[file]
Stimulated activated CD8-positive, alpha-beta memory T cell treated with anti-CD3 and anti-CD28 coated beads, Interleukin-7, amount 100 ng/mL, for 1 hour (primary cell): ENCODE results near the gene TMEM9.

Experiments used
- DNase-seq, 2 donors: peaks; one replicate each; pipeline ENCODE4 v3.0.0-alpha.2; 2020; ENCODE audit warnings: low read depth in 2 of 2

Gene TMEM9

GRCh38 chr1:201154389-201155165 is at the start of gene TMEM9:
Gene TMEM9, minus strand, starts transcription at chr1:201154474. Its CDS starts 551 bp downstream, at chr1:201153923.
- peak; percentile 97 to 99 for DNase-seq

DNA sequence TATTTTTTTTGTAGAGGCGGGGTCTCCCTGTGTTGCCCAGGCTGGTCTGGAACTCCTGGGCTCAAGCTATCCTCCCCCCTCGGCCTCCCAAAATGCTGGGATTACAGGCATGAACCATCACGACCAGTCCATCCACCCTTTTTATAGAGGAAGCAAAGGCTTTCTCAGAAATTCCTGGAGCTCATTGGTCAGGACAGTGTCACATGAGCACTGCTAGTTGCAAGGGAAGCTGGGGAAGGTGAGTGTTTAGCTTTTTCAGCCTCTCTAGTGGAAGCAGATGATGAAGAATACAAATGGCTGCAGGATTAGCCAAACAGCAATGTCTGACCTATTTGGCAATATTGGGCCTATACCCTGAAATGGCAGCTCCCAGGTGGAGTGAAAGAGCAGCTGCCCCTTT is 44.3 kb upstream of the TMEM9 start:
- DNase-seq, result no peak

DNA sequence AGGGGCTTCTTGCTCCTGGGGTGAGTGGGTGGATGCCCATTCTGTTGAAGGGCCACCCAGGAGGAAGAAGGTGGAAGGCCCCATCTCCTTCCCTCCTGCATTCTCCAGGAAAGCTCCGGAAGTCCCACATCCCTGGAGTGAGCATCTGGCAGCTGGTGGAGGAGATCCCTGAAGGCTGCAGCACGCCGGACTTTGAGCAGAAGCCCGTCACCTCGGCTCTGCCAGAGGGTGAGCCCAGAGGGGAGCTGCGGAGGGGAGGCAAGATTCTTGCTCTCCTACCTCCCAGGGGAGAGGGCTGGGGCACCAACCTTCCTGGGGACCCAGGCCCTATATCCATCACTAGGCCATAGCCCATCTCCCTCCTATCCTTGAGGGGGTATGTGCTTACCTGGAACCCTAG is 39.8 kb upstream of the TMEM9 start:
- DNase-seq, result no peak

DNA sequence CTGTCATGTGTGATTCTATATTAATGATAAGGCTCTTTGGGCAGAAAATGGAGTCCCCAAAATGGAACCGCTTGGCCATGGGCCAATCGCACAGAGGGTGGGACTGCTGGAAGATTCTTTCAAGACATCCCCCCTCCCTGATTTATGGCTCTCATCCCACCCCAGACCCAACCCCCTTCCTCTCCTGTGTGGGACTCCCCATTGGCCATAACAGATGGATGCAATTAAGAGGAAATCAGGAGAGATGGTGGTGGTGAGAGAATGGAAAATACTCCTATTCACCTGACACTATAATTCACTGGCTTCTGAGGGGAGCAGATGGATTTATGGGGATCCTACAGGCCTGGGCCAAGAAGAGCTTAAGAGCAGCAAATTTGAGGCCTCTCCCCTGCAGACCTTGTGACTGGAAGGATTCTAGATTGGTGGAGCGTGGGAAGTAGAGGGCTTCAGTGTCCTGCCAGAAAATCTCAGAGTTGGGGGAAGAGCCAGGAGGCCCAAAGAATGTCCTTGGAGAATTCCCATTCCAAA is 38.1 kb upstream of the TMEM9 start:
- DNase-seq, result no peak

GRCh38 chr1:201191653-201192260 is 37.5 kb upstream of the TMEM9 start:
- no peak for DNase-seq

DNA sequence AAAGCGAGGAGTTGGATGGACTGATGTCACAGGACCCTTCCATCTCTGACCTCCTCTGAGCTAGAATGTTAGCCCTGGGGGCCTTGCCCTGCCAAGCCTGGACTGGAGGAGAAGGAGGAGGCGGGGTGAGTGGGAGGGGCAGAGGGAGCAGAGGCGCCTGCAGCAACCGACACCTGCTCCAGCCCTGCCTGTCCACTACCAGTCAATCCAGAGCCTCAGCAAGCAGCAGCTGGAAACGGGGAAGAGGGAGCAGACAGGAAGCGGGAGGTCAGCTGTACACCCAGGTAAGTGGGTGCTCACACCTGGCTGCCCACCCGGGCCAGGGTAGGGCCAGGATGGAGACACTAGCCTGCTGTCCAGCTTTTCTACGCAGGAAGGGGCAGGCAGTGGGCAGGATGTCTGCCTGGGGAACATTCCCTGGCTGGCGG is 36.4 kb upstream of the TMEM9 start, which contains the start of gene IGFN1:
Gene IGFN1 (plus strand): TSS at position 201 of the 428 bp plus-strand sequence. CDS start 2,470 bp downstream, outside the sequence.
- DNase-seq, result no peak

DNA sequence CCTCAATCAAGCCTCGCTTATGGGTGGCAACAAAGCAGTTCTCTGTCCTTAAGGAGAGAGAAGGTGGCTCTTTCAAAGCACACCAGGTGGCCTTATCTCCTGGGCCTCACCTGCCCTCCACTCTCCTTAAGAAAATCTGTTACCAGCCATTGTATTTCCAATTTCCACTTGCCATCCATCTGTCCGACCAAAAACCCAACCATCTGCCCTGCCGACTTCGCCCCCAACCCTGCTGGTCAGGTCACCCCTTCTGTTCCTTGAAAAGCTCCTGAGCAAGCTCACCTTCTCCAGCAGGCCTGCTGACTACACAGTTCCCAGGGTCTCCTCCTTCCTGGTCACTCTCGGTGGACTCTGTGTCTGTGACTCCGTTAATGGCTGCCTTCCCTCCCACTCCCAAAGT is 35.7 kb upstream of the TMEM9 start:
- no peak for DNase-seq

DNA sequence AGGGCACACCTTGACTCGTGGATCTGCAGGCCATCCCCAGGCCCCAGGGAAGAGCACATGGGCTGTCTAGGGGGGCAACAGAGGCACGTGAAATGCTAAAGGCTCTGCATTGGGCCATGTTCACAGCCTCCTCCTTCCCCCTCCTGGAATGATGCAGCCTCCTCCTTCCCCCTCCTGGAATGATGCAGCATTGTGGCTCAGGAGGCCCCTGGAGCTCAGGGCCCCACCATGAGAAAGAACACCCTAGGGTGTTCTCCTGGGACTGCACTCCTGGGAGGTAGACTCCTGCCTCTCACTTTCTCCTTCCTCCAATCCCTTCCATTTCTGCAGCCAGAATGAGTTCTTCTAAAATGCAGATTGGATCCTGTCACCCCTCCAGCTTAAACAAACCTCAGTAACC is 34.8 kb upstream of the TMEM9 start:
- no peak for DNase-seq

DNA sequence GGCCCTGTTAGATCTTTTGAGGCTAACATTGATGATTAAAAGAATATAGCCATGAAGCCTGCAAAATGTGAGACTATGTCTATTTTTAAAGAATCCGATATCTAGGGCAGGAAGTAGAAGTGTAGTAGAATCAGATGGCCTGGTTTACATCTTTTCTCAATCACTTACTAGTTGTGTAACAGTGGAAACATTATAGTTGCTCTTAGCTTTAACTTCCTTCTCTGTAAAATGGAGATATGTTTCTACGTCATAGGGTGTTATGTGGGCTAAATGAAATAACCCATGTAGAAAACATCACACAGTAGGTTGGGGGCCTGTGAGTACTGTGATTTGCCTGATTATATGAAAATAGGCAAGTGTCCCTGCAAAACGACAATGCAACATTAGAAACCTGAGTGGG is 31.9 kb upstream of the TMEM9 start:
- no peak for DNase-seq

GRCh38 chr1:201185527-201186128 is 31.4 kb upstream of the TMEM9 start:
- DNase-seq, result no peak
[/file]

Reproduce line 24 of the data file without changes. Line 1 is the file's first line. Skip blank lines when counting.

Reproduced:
- no peak for DNase-seq